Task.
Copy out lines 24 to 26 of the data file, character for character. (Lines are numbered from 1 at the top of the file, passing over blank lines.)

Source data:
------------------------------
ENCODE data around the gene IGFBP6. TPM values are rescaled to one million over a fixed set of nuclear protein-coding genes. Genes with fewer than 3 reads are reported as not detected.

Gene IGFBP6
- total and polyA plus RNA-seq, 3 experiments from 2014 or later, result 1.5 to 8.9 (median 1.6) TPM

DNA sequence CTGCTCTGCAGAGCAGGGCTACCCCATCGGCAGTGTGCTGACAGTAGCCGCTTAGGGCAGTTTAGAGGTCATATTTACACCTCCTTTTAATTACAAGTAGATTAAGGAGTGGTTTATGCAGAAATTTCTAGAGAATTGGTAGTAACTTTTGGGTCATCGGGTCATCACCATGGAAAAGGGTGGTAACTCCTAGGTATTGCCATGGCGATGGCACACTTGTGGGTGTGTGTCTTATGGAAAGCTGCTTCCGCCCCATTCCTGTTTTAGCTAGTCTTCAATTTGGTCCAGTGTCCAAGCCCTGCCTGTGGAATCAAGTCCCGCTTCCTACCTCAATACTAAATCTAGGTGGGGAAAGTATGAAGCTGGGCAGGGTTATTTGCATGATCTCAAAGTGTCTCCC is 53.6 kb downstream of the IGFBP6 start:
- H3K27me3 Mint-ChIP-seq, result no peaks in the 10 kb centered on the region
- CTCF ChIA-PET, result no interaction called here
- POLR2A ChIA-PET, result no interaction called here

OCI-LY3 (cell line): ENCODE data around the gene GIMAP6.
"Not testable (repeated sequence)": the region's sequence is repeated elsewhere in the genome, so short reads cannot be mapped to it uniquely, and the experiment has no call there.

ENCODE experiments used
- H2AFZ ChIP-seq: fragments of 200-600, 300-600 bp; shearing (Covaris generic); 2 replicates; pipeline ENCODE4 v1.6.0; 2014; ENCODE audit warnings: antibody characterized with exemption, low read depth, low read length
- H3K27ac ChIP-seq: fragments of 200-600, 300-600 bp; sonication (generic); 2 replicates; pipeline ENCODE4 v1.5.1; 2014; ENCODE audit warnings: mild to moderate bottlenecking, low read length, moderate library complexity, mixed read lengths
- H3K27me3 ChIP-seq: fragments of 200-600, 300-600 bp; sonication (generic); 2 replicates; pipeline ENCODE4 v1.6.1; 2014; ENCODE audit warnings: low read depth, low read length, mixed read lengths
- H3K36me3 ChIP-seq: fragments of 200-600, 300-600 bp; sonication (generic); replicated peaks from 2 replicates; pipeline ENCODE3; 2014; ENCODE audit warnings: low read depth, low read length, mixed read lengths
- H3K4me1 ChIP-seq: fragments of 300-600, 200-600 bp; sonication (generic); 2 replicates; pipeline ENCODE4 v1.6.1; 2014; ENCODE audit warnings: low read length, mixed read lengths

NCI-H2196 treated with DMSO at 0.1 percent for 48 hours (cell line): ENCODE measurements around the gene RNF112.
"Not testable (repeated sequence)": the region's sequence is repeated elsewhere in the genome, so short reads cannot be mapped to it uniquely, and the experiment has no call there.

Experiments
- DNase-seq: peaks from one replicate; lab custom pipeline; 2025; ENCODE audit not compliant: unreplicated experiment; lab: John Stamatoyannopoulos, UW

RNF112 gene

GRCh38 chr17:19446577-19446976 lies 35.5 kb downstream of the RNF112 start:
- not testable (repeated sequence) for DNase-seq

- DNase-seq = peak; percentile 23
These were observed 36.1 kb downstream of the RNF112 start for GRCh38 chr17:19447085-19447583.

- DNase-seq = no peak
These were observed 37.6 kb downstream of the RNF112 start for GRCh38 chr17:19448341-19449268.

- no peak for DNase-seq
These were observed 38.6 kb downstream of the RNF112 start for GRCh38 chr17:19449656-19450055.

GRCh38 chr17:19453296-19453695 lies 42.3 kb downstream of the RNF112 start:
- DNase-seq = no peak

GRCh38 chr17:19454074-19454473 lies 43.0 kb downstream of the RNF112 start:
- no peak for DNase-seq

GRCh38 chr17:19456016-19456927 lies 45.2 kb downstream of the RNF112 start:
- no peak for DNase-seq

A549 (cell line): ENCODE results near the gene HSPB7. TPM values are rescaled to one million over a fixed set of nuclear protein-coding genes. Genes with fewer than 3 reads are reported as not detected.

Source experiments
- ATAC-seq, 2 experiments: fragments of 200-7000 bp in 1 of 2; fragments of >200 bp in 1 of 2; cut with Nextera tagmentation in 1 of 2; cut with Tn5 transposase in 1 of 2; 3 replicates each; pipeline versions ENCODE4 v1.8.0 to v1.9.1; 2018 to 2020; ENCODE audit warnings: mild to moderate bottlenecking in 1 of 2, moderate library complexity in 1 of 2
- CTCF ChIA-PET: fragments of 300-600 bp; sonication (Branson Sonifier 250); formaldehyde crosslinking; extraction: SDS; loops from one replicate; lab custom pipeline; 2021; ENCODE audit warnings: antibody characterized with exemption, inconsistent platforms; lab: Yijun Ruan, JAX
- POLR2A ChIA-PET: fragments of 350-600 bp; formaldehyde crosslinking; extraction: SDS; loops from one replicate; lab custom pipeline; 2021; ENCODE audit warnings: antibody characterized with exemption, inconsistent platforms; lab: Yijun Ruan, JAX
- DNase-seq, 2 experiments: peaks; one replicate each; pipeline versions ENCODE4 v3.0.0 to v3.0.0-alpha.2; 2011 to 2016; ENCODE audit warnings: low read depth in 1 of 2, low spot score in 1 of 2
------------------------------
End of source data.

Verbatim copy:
These were observed 36.1 kb downstream of the RNF112 start for GRCh38 chr17:19447085-19447583.

- DNase-seq = no peak
These were observed 37.6 kb downstream of the RNF112 start for GRCh38 chr17:19448341-19449268.